A report that more than 1 million U.S. citizens living in states "as far afield as California and Pennsylvania" have been "blocked" from receiving CARES Act stimulus checks, which they seemingly should be entitled to, "because they are married to immigrants who don't have Social Security numbers," has sparked a debate among tax and legal experts in Expatland.
The report, which originally appeared in the Los Angeles Times on Monday, was further distributed by a Chicago-based content syndication service, the Tribune Content Agency, and has been widely circulated then since internationally, helped by such social media sites as Twitter and Facebook.
The LA Times article quotes an official with the American Civil Liberties Union as saying that the exclusion of U.S. citizens from receiving the CARES Act stimulus check if their non-U.S. citizen spouse happens to lack a U.S. Social Security number, and has just a so-called Individual Taxpayer Identification Number (ITIN) instead, was a "deliberately cruel carve-out".
While an exception is made for families in which at least one of the couple are members of the U.S. Armed Forces, the government "very, very deliberately left all of these other people out of the cash rebate," added Manar Waeed, senior legislative and advocacy counsel with the ACLU.
Earlier this month, a Democratic Congressman from California, Lou Correa, introduced what he is calling the Leave No Taxpayer Behind Act, which would, the LA Times article says, amend the CARES Act to ensure that all taxpayers, including immigrants, would be eligible to receive the stimulus payment check that is worth a maximum of US$1,200, depending on an individual's gross annual income, as reported on their most recent U.S. tax return.
"While the bill has little chance of gaining bipartisan support in the Senate, there may be some relief for immigrants in some states," the LA Times article continues.
"Last week, California Gov. Gavin Newsom announced a US$125m relief package to help immigrants without legal status by offering US$500 cash grants for individuals in the U.S. illegally, and up to US$1,000 for families."
IRS: See 'Identification
According to the IRS, the CARES Act explains "clearly" that "No credit shall be allowed...to an eligible individual who does not include on the return of tax for the taxable year – “...such individual’s valid identification number...[and] in the case of a joint return, the valid identification number of such individual’s spouse".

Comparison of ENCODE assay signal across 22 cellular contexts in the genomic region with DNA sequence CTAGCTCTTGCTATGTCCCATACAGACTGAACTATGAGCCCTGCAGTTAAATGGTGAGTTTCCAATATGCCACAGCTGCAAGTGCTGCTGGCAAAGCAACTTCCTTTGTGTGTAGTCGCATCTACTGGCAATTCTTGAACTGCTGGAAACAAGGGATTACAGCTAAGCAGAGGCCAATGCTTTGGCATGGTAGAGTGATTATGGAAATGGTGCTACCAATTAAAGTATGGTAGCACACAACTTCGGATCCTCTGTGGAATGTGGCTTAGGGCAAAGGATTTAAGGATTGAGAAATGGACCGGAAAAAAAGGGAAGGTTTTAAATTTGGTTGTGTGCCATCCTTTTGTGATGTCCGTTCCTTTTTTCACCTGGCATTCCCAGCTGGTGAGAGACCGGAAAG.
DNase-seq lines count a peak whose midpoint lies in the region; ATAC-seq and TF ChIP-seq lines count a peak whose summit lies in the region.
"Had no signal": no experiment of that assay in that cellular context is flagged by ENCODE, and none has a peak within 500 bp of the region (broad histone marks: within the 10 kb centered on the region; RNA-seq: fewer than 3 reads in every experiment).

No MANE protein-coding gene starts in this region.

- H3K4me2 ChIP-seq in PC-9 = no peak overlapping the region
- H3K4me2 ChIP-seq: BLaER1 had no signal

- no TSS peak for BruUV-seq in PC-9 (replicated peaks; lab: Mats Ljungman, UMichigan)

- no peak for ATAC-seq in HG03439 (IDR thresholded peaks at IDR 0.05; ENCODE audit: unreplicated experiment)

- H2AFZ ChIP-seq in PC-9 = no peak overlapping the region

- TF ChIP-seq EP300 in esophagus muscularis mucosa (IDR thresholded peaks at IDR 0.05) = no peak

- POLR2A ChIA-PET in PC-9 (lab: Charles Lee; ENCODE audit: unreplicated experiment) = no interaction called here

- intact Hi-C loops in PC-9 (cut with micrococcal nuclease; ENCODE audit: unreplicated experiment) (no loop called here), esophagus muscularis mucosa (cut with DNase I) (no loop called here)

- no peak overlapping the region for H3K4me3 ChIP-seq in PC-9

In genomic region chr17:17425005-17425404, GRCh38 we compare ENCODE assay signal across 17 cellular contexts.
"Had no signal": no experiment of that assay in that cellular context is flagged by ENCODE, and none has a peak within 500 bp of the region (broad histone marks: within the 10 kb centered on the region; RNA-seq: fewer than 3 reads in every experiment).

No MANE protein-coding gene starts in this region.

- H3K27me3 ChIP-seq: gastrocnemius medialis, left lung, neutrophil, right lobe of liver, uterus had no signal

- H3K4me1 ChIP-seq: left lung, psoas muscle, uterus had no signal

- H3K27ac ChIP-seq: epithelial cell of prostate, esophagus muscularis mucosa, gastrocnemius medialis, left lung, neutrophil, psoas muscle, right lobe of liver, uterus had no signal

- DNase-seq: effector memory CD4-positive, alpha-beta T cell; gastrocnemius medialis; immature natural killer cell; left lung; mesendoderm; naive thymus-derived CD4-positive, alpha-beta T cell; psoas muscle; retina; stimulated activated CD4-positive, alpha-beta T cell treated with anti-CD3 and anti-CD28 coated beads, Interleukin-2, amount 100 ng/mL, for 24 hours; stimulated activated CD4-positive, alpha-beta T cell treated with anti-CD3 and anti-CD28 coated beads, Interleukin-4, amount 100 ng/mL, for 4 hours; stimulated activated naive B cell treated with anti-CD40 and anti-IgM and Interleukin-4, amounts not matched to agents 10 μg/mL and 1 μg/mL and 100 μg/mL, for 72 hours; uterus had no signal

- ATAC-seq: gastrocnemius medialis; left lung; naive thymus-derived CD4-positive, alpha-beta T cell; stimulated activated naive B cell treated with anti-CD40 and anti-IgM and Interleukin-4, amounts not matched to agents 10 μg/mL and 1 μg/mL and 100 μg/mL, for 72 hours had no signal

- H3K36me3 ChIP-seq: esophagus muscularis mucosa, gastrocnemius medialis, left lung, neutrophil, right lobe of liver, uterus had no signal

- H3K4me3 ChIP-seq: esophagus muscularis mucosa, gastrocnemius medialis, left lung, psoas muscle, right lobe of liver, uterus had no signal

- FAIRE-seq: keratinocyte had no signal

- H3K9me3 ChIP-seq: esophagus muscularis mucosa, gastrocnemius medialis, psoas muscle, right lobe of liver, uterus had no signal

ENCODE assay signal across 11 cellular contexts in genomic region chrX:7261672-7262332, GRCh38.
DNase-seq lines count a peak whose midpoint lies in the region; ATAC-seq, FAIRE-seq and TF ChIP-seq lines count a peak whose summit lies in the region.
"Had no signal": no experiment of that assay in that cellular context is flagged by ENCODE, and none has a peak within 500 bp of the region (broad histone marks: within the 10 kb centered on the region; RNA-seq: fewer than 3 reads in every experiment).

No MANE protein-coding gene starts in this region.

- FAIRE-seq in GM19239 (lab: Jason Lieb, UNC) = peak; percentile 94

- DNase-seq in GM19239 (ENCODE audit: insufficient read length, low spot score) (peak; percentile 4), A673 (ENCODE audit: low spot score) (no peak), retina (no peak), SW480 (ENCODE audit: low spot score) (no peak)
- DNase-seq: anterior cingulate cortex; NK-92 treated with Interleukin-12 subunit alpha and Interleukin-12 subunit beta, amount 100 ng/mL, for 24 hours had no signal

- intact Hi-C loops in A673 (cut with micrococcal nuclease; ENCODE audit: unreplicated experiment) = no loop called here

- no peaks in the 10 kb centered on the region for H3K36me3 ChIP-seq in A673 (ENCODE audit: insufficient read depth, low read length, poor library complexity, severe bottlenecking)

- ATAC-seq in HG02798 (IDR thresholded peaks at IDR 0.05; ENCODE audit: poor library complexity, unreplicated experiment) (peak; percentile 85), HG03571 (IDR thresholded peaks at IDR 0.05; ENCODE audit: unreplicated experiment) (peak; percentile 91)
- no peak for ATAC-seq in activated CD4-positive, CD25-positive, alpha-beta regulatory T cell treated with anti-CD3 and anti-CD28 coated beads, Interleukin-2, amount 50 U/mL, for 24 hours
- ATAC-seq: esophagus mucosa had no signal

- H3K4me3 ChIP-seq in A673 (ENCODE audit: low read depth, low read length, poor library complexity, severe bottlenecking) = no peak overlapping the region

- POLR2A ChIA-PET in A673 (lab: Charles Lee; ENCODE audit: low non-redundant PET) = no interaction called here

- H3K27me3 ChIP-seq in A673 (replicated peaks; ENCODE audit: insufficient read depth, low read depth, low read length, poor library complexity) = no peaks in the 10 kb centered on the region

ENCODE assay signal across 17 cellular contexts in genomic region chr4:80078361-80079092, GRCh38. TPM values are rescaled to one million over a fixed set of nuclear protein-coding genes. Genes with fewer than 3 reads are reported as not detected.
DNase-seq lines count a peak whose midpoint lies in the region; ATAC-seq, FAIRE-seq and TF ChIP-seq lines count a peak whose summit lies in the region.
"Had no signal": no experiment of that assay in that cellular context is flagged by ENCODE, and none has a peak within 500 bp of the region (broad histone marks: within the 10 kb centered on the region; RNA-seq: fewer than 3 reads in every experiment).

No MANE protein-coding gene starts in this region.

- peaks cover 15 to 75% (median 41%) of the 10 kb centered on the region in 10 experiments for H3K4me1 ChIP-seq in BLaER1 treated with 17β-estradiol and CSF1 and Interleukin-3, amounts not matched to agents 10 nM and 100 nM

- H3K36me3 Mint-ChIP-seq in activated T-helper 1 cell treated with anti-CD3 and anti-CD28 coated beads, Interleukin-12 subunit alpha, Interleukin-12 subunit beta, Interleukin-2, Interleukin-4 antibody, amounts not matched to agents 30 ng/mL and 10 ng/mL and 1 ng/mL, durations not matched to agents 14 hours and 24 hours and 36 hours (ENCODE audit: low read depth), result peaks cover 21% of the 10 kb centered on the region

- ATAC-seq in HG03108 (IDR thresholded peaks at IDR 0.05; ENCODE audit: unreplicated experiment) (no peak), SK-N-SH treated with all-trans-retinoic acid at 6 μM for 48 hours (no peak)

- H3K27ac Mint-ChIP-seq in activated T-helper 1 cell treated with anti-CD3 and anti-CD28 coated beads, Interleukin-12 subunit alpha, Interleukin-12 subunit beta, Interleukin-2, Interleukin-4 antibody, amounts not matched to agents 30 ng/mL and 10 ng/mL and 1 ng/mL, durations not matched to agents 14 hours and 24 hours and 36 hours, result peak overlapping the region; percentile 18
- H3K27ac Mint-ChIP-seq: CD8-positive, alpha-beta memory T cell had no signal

It then goes on to say that "the term ‘valid identification number’ means a Social Security Number (as such term is defined in section 24(h)(7))".
Potentially significantly, it then goes on to say: "Exception: If either spouse is a member of the U.S. Armed Forces at any time during the taxable year, then only one spouse needs to have a valid SSN."
U.S. expat tax expert David Treitel, managing director of London-based American Tax Returns Ltd, says the way the law has been written appears to have been to exclude those couples "who file jointly, but where either the husband, wife or both don't have a Social Security number".
"The law says that you need a genuine SSN to qualify. No ITINs (Individual Taxpayer Identification Numbers) allowed," he adds, referring to a nine-digit tax processing number issued by the U.S. Internal Revenue Service, for the purpose of allowing tax return filing by individuals who lack an SSN.
"For Americans who file separately from their better half, whether in or outside of the States, I think the US$1,200 is due."
Monte Silver, an Israel-based tax attorney who, as reported, has recently been involved in a legal challenge to President Trump's 2017 Tax Cuts and Jobs Act, takes a slightly different view: That the CARES Act "clearly states that any American is eligible for the US$1200 Economic Impact Statement if the person has a SSN".
"On the flip side, the non-resident alien (NRA) spouse is not eligible, whether she files or not, has a SSN or not, or asks very politely," Silver adds.
"There is no disqualifying a person because he/she married an NRA, whether the NRA files or does not file a US return, or has a SSN or not.
"The reference to spouses in the armed forces is not related to the same issue."
Precedent in earlier stimulus payments
Some expat observers said it appears that the policy of not providing payments to either member of a married couple who have been filing their U.S. tax returns jointly, even though one of the spouses actually had a Social Security number, if the other did not dates back at least as far as 2008, when an earlier stimulus scheme was carried out. An IRS form from that time noted that "Both individuals listed on a married filing jointly [tax] return must have valid Social Security Numbers to qualify for a stimulus payment".
Married couples in which only one partner has a Social Security Number are thought to be more likely to file jointly in the U.S. than abroad, where a non-U.S. citizen spouse would be likely to file independently, as a citizen of wherever they were originally from, or in the jurisdiction in which the couple are living.
Nevertheless, one observer, who requested anonymity, said it was probably worth calling attention to the situation so that such couples, as well as tax preparers around the world, were aware of the fact that there could be disadvantages to filing their U.S. tax returns jointly.
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